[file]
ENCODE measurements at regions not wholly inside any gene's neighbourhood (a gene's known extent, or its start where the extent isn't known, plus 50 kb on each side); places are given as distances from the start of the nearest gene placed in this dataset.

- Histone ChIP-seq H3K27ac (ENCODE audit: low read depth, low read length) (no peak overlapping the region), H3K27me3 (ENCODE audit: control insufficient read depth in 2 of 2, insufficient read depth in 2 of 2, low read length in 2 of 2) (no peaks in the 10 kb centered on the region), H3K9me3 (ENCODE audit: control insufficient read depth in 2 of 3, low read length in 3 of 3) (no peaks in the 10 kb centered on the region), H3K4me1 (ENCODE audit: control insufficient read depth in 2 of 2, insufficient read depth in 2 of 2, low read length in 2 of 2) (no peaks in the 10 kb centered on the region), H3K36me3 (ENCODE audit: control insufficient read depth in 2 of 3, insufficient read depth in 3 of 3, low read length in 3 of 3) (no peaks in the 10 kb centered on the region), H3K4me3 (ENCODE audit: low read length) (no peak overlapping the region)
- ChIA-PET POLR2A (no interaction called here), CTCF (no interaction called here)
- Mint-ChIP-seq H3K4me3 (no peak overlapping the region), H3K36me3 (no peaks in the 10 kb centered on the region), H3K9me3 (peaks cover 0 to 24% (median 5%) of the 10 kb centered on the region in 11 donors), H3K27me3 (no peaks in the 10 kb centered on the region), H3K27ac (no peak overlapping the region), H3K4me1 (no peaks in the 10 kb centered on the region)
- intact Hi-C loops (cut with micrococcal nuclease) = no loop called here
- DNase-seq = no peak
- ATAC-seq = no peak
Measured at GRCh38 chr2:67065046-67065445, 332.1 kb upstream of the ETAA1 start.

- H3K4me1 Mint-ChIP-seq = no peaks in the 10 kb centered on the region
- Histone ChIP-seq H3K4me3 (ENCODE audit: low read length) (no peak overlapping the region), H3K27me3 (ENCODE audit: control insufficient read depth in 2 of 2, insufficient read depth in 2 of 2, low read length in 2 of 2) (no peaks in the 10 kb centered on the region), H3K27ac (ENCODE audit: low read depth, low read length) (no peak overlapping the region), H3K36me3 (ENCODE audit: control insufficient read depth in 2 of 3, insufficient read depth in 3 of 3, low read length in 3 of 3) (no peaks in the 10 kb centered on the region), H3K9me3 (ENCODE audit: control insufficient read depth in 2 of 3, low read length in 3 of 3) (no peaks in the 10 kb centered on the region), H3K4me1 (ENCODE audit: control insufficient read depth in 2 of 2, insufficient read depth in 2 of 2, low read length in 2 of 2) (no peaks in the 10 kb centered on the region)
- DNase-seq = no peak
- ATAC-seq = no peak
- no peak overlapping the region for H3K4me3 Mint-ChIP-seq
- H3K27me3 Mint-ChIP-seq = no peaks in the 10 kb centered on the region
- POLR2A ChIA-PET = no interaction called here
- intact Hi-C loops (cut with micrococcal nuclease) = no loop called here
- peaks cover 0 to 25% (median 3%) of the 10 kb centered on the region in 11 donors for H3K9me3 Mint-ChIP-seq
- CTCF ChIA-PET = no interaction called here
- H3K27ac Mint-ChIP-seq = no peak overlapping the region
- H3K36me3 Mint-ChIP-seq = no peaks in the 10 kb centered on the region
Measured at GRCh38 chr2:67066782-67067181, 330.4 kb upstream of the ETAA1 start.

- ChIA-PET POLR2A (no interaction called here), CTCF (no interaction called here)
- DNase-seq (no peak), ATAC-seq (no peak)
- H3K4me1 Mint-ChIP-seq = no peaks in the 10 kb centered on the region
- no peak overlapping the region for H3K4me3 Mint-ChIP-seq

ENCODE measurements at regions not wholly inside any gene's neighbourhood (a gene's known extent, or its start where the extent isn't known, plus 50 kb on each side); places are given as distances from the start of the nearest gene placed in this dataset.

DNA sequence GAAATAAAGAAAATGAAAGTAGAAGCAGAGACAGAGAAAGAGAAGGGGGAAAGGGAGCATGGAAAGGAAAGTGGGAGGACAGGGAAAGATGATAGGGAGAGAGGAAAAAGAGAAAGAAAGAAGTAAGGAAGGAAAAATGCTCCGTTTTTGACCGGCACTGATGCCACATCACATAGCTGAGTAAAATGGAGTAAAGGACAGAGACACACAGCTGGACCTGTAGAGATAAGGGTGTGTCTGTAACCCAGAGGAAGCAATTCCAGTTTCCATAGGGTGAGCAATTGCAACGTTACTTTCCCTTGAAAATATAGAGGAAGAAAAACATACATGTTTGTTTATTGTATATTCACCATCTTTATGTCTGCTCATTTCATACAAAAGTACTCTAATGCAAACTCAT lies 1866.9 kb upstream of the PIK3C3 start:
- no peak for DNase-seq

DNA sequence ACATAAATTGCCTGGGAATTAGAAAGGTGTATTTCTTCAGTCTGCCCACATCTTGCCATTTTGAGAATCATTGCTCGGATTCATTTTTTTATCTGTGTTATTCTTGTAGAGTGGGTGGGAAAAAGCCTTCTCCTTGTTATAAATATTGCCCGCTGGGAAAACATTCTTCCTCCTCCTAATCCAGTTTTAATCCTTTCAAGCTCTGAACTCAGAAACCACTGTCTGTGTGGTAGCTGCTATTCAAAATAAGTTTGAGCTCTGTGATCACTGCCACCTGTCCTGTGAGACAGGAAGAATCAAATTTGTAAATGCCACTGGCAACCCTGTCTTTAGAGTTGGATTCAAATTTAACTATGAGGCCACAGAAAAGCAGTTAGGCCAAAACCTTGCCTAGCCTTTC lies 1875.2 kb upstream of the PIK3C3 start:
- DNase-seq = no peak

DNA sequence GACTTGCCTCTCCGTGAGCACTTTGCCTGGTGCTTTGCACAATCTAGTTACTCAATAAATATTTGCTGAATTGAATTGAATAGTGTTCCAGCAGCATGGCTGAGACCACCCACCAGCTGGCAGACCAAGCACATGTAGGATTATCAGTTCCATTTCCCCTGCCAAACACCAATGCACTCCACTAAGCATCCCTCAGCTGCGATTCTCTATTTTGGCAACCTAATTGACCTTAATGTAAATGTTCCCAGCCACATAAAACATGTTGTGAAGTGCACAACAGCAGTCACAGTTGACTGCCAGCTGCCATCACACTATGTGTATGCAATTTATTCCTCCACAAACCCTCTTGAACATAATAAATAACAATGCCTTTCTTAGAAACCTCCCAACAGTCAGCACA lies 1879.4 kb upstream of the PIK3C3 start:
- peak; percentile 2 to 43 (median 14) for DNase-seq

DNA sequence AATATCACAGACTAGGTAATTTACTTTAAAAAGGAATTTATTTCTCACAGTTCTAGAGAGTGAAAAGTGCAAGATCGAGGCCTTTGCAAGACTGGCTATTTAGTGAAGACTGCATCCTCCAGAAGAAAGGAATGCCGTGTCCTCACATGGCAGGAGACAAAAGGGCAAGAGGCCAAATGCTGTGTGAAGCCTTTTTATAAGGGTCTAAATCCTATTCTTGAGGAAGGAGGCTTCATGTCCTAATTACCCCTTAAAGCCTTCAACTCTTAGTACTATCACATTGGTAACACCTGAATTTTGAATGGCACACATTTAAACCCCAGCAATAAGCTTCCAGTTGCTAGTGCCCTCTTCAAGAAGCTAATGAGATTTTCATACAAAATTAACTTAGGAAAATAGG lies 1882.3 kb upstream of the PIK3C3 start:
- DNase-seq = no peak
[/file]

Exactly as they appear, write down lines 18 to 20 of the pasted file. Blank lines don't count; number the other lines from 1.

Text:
- CTCF ChIA-PET = no interaction called here
- H3K27ac Mint-ChIP-seq = no peak overlapping the region
- H3K36me3 Mint-ChIP-seq = no peaks in the 10 kb centered on the region